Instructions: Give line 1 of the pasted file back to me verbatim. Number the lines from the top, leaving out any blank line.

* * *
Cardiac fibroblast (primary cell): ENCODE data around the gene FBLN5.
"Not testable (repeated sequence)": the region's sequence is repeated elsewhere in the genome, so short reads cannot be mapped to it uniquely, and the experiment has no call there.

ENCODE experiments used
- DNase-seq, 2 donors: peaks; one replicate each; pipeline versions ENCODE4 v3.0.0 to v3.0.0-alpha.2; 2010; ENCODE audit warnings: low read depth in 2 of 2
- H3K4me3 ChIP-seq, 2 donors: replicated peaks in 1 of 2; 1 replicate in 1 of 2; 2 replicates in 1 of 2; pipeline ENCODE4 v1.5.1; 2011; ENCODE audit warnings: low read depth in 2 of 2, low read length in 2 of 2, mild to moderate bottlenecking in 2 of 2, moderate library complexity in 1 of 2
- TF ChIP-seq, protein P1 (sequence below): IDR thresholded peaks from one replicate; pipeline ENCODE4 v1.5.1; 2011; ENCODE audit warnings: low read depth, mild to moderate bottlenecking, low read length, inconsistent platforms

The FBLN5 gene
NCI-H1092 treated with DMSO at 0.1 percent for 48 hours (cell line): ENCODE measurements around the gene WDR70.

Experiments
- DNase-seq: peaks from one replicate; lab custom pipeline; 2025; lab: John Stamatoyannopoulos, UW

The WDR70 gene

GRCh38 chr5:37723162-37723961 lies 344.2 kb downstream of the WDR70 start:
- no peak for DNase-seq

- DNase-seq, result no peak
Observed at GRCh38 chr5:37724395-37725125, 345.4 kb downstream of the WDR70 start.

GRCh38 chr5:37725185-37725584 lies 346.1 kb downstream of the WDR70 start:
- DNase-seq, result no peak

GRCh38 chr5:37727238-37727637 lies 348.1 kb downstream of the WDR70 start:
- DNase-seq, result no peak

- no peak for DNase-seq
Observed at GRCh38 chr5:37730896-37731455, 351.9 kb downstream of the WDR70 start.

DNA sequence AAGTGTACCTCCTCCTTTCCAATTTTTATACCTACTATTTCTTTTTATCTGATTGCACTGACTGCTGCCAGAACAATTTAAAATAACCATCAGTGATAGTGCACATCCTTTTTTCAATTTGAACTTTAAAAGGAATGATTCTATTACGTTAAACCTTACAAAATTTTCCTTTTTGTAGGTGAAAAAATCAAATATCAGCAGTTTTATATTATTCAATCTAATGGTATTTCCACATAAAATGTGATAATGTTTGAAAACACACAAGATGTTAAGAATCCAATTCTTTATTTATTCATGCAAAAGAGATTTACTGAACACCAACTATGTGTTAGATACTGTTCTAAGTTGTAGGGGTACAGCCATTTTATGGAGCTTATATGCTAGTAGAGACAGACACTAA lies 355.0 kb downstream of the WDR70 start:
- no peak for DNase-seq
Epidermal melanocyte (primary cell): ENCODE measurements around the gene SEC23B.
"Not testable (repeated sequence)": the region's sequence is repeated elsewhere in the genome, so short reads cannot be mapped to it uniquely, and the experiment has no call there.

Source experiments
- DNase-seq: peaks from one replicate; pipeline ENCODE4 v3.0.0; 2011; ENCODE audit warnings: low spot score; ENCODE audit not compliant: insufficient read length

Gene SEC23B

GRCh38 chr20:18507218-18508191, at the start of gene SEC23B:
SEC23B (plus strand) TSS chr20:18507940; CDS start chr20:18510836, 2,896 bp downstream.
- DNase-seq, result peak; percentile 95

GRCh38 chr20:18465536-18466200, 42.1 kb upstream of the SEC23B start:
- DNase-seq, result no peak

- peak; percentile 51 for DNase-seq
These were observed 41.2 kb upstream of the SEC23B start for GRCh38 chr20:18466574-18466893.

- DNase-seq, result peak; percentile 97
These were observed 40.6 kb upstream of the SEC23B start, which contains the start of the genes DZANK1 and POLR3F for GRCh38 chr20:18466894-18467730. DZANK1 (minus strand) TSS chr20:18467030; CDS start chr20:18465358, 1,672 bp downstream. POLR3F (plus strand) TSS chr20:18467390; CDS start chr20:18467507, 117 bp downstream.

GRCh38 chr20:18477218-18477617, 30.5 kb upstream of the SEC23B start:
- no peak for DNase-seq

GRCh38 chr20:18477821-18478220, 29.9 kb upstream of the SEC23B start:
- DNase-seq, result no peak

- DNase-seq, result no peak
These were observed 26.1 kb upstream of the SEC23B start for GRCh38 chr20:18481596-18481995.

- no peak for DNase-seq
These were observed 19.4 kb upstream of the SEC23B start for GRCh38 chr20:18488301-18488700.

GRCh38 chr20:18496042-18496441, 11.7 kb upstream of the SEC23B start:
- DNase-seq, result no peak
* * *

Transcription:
Cardiac fibroblast (primary cell): ENCODE data around the gene FBLN5.